Researchers found that in 2010, only 1.57% of Americans were using Virtual Private Networks (VPNs) compared to 6.26% in 2019.
From 2010 through 2017, the usage of VPNs remained fairly consistent, hovering at round 1.6%. However, the networks have become increasingly popular in the last couple of years. VPN usage in the US grew from 2.40% in 2017 to 3.77% in 2018 before surging to 6.25% in 2019.
Virtual Private Networks were initially created as a way for employees to work remotely. PC Matic Researchers said that today VPNs are being used in a different way.
Researchers wrote: “VPNs were first developed to allow work-from-home employees to access company applications and files. However, over time individuals began using VPNs for personal use, to increase their security while using public networks. Since a VPN replaces a device’s IP address with one within the VPN service and also encrypts transmitted data, it adds an additional layer of security and privacy for online communications.”
The use of personal VPNs has increased significantly. In 2010, only 0.13% of endpoints had a personal VPN installed, but by the end of the decade, personal VPN use had increased 3,477% to 4.65%.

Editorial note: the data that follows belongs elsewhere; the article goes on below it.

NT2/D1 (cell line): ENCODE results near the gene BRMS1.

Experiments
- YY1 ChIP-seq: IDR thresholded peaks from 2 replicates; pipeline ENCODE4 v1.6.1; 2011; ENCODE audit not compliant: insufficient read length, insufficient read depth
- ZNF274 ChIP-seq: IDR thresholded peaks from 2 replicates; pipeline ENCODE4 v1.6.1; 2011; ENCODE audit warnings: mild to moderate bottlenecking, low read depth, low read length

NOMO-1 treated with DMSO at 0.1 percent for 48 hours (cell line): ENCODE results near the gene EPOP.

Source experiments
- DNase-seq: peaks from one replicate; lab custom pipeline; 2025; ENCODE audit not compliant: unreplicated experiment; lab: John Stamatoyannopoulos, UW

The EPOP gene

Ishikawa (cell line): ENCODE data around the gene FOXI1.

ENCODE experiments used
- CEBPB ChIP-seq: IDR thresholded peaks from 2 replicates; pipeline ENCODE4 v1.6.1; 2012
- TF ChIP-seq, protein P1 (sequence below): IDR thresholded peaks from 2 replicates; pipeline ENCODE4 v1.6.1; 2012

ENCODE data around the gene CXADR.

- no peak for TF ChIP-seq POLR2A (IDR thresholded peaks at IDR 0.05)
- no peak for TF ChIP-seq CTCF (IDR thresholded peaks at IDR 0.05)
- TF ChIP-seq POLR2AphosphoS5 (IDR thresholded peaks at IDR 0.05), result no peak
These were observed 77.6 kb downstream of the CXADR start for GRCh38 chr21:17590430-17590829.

Researchers linked the growth in VPN usage to an increased desire for privacy and security, especially while using public WiFi.
“Individuals need to ensure what they’re doing online is secure, specifically while they are using public WiFi connections like those found in airports, restaurants, coffee shops, and other public facilities. The use of a VPN while on public networks leaves the integrity of the data transmitted uncompromised by encrypting all transmitted data; meaning it cannot be read by others on the public network,” wrote researchers.
Back in 2010, the most widely used commercial Virtual Private Network was CiscoVPN. In 2019, OpenVPN had the lion’s share of the commercial VPN market, followed by Cisco, Sophos, Pure, and WatchGuard.
While Cyberghost was the biggest personal VPN provider in 2010, in 2019 that title went to NordVPN.
Source: Infosecurity Magazine